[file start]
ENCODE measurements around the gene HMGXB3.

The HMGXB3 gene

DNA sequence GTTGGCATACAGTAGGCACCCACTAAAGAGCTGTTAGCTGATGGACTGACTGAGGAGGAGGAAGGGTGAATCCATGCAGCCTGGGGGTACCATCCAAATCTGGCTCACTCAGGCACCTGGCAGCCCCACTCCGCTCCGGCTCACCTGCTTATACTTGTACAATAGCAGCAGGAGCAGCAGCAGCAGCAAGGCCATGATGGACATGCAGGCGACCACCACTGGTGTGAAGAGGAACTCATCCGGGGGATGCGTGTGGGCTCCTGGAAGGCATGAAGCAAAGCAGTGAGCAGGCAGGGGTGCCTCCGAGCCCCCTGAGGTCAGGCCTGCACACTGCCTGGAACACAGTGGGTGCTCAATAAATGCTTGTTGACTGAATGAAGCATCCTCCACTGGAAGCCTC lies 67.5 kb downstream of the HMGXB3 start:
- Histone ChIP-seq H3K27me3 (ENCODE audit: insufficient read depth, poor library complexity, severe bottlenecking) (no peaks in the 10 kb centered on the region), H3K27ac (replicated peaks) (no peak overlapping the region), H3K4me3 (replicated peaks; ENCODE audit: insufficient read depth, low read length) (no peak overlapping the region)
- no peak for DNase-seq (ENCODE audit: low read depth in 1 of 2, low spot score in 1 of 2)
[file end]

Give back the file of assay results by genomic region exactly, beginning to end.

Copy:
ENCODE measurements around the gene HMGXB3.

The HMGXB3 gene

DNA sequence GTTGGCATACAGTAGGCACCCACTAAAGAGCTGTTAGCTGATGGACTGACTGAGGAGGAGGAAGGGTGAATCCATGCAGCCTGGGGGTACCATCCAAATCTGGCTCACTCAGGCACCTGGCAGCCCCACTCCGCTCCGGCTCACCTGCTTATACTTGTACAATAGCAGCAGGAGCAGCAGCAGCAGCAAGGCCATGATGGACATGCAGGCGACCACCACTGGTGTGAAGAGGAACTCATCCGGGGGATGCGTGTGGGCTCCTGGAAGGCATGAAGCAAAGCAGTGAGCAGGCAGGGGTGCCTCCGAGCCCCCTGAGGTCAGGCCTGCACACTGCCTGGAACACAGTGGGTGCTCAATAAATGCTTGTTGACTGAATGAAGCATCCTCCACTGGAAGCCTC lies 67.5 kb downstream of the HMGXB3 start:
- Histone ChIP-seq H3K27me3 (ENCODE audit: insufficient read depth, poor library complexity, severe bottlenecking) (no peaks in the 10 kb centered on the region), H3K27ac (replicated peaks) (no peak overlapping the region), H3K4me3 (replicated peaks; ENCODE audit: insufficient read depth, low read length) (no peak overlapping the region)
- no peak for DNase-seq (ENCODE audit: low read depth in 1 of 2, low spot score in 1 of 2)